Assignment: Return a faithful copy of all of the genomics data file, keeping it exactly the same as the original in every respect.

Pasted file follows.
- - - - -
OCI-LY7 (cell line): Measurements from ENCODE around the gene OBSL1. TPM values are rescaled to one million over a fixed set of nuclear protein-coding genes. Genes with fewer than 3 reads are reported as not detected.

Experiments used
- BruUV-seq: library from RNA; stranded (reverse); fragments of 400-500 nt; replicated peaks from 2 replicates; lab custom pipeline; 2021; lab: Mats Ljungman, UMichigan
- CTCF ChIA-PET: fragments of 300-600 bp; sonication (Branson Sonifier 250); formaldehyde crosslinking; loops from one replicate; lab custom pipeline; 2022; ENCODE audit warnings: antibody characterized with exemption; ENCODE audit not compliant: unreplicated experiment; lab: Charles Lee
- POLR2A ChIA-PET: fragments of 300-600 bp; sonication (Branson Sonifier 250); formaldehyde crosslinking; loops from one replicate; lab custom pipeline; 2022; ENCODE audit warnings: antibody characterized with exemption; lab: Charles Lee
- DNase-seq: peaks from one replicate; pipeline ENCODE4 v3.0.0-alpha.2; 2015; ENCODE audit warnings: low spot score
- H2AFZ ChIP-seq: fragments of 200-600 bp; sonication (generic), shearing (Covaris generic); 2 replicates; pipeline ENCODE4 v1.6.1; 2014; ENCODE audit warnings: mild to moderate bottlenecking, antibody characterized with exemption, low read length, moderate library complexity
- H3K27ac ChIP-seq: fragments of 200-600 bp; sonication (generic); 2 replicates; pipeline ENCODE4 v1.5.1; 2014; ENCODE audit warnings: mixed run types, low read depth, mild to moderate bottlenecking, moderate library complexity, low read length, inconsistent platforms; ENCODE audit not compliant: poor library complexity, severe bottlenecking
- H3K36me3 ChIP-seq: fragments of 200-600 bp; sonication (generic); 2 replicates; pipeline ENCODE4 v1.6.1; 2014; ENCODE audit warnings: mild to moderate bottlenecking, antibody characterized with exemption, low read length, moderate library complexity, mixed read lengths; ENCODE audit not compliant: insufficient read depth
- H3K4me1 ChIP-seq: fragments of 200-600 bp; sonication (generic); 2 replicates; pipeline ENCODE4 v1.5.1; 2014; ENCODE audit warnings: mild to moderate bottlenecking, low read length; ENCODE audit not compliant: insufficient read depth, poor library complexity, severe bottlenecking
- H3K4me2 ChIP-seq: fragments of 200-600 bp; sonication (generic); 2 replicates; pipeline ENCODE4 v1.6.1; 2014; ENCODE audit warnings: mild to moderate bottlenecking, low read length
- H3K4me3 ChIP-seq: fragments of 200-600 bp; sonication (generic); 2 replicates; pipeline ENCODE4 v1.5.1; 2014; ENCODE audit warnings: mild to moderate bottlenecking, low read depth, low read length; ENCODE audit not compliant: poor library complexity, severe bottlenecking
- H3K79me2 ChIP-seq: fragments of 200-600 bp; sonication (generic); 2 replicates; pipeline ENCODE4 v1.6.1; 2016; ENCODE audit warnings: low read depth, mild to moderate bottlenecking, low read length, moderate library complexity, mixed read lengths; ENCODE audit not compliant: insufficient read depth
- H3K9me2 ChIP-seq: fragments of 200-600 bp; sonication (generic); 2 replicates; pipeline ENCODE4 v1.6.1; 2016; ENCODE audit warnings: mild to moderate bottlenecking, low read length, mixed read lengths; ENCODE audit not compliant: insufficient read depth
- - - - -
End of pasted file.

OCI-LY7 (cell line): Measurements from ENCODE around the gene OBSL1. TPM values are rescaled to one million over a fixed set of nuclear protein-coding genes. Genes with fewer than 3 reads are reported as not detected.

Experiments used
- BruUV-seq: library from RNA; stranded (reverse); fragments of 400-500 nt; replicated peaks from 2 replicates; lab custom pipeline; 2021; lab: Mats Ljungman, UMichigan
- CTCF ChIA-PET: fragments of 300-600 bp; sonication (Branson Sonifier 250); formaldehyde crosslinking; loops from one replicate; lab custom pipeline; 2022; ENCODE audit warnings: antibody characterized with exemption; ENCODE audit not compliant: unreplicated experiment; lab: Charles Lee
- POLR2A ChIA-PET: fragments of 300-600 bp; sonication (Branson Sonifier 250); formaldehyde crosslinking; loops from one replicate; lab custom pipeline; 2022; ENCODE audit warnings: antibody characterized with exemption; lab: Charles Lee
- DNase-seq: peaks from one replicate; pipeline ENCODE4 v3.0.0-alpha.2; 2015; ENCODE audit warnings: low spot score
- H2AFZ ChIP-seq: fragments of 200-600 bp; sonication (generic), shearing (Covaris generic); 2 replicates; pipeline ENCODE4 v1.6.1; 2014; ENCODE audit warnings: mild to moderate bottlenecking, antibody characterized with exemption, low read length, moderate library complexity
- H3K27ac ChIP-seq: fragments of 200-600 bp; sonication (generic); 2 replicates; pipeline ENCODE4 v1.5.1; 2014; ENCODE audit warnings: mixed run types, low read depth, mild to moderate bottlenecking, moderate library complexity, low read length, inconsistent platforms; ENCODE audit not compliant: poor library complexity, severe bottlenecking
- H3K36me3 ChIP-seq: fragments of 200-600 bp; sonication (generic); 2 replicates; pipeline ENCODE4 v1.6.1; 2014; ENCODE audit warnings: mild to moderate bottlenecking, antibody characterized with exemption, low read length, moderate library complexity, mixed read lengths; ENCODE audit not compliant: insufficient read depth
- H3K4me1 ChIP-seq: fragments of 200-600 bp; sonication (generic); 2 replicates; pipeline ENCODE4 v1.5.1; 2014; ENCODE audit warnings: mild to moderate bottlenecking, low read length; ENCODE audit not compliant: insufficient read depth, poor library complexity, severe bottlenecking
- H3K4me2 ChIP-seq: fragments of 200-600 bp; sonication (generic); 2 replicates; pipeline ENCODE4 v1.6.1; 2014; ENCODE audit warnings: mild to moderate bottlenecking, low read length
- H3K4me3 ChIP-seq: fragments of 200-600 bp; sonication (generic); 2 replicates; pipeline ENCODE4 v1.5.1; 2014; ENCODE audit warnings: mild to moderate bottlenecking, low read depth, low read length; ENCODE audit not compliant: poor library complexity, severe bottlenecking
- H3K79me2 ChIP-seq: fragments of 200-600 bp; sonication (generic); 2 replicates; pipeline ENCODE4 v1.6.1; 2016; ENCODE audit warnings: low read depth, mild to moderate bottlenecking, low read length, moderate library complexity, mixed read lengths; ENCODE audit not compliant: insufficient read depth
- H3K9me2 ChIP-seq: fragments of 200-600 bp; sonication (generic); 2 replicates; pipeline ENCODE4 v1.6.1; 2016; ENCODE audit warnings: mild to moderate bottlenecking, low read length, mixed read lengths; ENCODE audit not compliant: insufficient read depth